a corps of 700 men, Canadians and Indians. The defence of Fort du Quesne and the Belle Riviere (Ohio) was confided to a somewhat considerable party of Canadians and Savages, and Sieur Dumas, Commandant in that Quarter, had orders to retain with him all the Indians of the Upper Country whose rendezvous was at Presque isle, in case his posts were threatened; if not to send a part of them to Montreal.

Reinforcernents having arrived from France, Royal Rousillon was sent to Lake St Sacrement and La Sarre to Frontenac with the two French Engineers, also arrived this year, to the order of Sieur Colonel Bourlamaque, to erect new fortifications at that place, or rather an entrenched Camp which would have placed them beyond insult. Chevalier de Levis, Brigadier, was destined to command on Lake St Sacrement, and the Marquis de Montcalm, Field Marshal, to proceed to the quarter which may apparently be most threatened by the enemy.

Thus every thing seemed arranged for defence in different parts; on Lake Ontario, Lake St Sacrement, and the Belle Riviere. Some parties only of Canadians and Indians succeeded each other without intermission on the English frontiers exposed to their ravages, and they laid waste more especially Pensilvania, Virginia and Maryland.

Toward mid-June it clearly appeared from the report of the Indians sent out as scouts; from the depositions of several prisoners; from the vast preparations made at Albany and Fort Lydius, that the English had offensive intentions in the direction of the Point of Lake St Sacrement. Upon this intelligence, the Marquis de Montcalm proposed a diversion towards Lake Ontario for the purpose of attracting a portion of the enemy's forces thither, and consequently relieving La Pointe. This diversion was to be made, however, in such a way that the defensive could be changed into offensive, according to circumstances.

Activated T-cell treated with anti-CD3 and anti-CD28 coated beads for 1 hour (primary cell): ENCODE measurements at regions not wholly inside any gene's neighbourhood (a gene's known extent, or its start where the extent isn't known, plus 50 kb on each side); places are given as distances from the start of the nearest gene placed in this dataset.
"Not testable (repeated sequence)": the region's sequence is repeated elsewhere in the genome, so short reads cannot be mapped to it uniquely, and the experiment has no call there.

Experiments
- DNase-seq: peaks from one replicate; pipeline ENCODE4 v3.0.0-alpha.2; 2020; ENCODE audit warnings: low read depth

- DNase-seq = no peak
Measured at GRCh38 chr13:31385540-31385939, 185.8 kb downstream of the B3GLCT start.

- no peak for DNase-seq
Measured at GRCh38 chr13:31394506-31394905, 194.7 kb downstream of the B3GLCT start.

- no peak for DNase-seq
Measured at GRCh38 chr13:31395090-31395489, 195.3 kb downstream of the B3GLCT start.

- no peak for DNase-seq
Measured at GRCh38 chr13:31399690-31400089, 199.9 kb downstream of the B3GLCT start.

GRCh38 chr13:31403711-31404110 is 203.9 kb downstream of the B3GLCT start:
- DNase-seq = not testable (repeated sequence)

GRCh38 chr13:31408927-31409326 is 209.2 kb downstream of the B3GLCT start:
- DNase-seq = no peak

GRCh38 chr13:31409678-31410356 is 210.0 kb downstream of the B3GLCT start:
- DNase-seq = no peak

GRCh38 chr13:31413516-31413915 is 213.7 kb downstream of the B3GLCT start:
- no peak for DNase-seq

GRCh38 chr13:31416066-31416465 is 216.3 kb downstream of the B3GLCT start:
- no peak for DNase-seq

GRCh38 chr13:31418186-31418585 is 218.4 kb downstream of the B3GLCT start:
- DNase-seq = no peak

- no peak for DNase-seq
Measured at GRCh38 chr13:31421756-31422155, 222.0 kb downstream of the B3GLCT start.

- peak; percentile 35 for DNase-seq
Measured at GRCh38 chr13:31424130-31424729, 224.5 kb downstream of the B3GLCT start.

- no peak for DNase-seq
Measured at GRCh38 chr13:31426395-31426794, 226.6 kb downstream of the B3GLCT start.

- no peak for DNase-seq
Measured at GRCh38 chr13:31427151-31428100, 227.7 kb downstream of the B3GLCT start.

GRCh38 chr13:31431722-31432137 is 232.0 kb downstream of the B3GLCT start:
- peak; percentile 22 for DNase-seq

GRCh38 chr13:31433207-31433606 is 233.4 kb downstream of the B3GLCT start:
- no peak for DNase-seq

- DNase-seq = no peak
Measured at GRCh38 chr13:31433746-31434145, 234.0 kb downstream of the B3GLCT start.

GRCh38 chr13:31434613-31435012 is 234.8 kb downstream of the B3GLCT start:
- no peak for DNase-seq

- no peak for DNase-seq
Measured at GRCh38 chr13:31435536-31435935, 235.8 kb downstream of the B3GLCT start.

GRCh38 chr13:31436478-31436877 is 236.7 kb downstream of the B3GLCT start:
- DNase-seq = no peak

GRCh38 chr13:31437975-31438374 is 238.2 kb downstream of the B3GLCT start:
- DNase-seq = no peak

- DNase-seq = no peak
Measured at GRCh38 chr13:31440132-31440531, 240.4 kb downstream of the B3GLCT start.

The Marquis de Vaudreuil had rever lost sight of the siege of Chouaguen a post important by its situation at the Mouth of the River of that name on Lake Ontario, the key of the Upper Country by its communication with the Five Nations, Albany and the river Hudson ; defended by three forts-Fort Ontario on the right bank of the River, Forts George and Chouaguen on the left bank, as well as a species of Crown work, in earth, serving as an intrenched Camp, having also a good port and a well sheltered harbour. But this siege so important to the Colony did not seem feasible this Campaign, the season being already far advanced, the preparation which this expedition required being very great, the distance considerable and transportation not being accomplished except with difficulties and endless delays across a country having no other roads but rivers, filled with falls and rapids, and lakes rendered frequently impassable to batteaux in consequence of the violence of the waves. • Sieur Bigot, Intendant of Canada, arrived at this conjuncture at Montreal; took upon himself the collection of munitions of war of all sorts, and of provisions—the despatch of convoys and their uninterrupted supply. The diversion towards Chouaguen was then determined on with the design to besiege it, if the condition of that place, or the carelessness of the enemy permitted.